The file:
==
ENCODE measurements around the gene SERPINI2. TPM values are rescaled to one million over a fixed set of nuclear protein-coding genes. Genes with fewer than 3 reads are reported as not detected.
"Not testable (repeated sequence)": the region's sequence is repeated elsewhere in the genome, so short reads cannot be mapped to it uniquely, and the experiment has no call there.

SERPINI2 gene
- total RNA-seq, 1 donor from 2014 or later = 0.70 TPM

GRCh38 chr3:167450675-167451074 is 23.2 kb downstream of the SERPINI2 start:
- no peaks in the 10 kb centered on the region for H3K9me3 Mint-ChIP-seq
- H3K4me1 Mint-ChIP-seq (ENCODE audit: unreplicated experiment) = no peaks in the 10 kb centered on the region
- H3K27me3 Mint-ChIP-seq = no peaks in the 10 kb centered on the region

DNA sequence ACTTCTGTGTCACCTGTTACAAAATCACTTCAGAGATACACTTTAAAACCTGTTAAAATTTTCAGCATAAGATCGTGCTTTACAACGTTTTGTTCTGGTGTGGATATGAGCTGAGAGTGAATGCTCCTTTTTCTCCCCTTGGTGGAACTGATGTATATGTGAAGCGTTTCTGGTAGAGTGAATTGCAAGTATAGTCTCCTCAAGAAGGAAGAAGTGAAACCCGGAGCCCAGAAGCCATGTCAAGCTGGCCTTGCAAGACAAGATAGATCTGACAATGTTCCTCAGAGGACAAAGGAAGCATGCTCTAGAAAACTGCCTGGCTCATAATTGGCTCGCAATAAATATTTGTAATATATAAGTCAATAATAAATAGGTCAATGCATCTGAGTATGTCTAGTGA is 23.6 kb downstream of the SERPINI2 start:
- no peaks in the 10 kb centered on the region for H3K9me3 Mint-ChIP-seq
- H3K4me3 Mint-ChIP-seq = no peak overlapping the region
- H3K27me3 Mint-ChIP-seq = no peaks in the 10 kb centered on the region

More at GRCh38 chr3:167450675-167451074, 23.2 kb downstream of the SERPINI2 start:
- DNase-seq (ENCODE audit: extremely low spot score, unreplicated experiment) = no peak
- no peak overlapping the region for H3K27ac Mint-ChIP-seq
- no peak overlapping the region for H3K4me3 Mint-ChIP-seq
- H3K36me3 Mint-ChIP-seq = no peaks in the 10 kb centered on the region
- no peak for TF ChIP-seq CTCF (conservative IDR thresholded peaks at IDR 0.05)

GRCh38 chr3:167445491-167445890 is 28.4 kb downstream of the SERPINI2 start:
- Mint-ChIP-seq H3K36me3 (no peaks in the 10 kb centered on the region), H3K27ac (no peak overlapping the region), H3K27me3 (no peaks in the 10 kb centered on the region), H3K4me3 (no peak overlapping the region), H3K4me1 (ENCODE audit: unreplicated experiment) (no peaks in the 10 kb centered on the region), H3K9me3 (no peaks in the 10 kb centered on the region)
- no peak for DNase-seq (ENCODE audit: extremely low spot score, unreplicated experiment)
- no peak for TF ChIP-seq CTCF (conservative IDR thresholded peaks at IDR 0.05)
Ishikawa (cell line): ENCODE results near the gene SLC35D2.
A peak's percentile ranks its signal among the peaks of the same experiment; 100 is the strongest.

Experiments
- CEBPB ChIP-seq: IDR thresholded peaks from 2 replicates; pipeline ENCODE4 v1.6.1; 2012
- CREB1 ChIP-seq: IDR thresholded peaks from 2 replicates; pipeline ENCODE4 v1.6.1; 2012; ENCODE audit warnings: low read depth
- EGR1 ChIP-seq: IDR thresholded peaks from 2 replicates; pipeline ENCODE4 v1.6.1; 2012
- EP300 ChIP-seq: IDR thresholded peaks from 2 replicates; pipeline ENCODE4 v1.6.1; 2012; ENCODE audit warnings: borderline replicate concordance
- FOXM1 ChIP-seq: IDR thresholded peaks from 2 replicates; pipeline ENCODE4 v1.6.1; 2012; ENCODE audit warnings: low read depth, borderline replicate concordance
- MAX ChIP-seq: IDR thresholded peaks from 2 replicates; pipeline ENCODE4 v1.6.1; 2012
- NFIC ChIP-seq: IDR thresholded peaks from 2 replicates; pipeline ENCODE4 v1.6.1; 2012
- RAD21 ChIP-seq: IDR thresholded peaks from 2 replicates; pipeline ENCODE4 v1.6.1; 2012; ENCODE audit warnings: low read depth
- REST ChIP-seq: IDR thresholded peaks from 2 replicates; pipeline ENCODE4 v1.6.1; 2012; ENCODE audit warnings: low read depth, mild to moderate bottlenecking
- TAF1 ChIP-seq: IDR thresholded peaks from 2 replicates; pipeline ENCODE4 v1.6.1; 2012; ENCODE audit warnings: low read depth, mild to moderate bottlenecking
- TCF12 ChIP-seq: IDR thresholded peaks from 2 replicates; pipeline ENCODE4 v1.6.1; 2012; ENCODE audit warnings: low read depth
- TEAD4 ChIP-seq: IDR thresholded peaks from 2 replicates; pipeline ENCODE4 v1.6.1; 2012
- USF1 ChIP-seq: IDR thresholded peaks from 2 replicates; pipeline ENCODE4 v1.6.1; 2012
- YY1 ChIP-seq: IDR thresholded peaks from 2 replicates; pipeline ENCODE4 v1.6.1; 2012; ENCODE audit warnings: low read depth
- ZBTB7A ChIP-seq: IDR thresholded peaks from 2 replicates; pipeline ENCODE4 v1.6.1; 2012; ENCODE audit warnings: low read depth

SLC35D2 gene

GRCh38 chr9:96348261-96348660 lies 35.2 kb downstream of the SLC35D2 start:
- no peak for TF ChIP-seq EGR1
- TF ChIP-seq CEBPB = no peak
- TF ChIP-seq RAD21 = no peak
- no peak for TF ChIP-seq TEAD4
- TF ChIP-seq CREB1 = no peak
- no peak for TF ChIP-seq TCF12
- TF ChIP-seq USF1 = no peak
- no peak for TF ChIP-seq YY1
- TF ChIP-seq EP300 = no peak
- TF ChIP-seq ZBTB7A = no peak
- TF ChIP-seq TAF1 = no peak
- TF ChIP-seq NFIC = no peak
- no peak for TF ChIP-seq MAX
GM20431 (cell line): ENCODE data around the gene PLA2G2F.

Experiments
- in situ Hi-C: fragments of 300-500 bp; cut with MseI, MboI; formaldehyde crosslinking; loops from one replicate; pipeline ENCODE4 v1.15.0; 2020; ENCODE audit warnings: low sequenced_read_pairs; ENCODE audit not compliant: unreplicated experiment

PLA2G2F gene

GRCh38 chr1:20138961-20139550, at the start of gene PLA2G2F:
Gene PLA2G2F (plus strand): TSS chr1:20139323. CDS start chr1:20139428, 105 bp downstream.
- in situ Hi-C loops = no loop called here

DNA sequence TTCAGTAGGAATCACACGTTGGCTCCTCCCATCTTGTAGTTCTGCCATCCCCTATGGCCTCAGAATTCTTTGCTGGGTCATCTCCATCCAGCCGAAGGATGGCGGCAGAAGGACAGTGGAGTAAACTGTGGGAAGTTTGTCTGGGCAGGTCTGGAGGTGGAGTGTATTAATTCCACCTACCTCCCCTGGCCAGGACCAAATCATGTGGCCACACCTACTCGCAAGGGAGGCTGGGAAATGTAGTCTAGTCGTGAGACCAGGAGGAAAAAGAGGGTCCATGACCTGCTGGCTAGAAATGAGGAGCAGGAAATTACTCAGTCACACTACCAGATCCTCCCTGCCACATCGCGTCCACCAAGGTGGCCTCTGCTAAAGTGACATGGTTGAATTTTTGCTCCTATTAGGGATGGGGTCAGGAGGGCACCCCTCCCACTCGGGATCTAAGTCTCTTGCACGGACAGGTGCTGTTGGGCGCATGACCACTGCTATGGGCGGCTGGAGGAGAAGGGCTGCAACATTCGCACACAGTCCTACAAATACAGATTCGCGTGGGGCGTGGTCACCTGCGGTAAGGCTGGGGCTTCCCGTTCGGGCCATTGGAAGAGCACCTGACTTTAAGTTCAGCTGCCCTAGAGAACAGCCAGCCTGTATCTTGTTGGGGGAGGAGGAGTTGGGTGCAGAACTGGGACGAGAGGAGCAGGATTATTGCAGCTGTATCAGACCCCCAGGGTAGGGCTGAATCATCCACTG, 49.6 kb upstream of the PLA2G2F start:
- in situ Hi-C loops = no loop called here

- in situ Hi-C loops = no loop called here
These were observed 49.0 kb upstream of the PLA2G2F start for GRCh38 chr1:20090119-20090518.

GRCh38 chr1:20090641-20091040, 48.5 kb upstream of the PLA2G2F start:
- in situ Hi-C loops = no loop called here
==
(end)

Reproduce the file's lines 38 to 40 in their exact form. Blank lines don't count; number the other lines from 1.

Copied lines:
- USF1 ChIP-seq: IDR thresholded peaks from 2 replicates; pipeline ENCODE4 v1.6.1; 2012
- YY1 ChIP-seq: IDR thresholded peaks from 2 replicates; pipeline ENCODE4 v1.6.1; 2012; ENCODE audit warnings: low read depth
- ZBTB7A ChIP-seq: IDR thresholded peaks from 2 replicates; pipeline ENCODE4 v1.6.1; 2012; ENCODE audit warnings: low read depth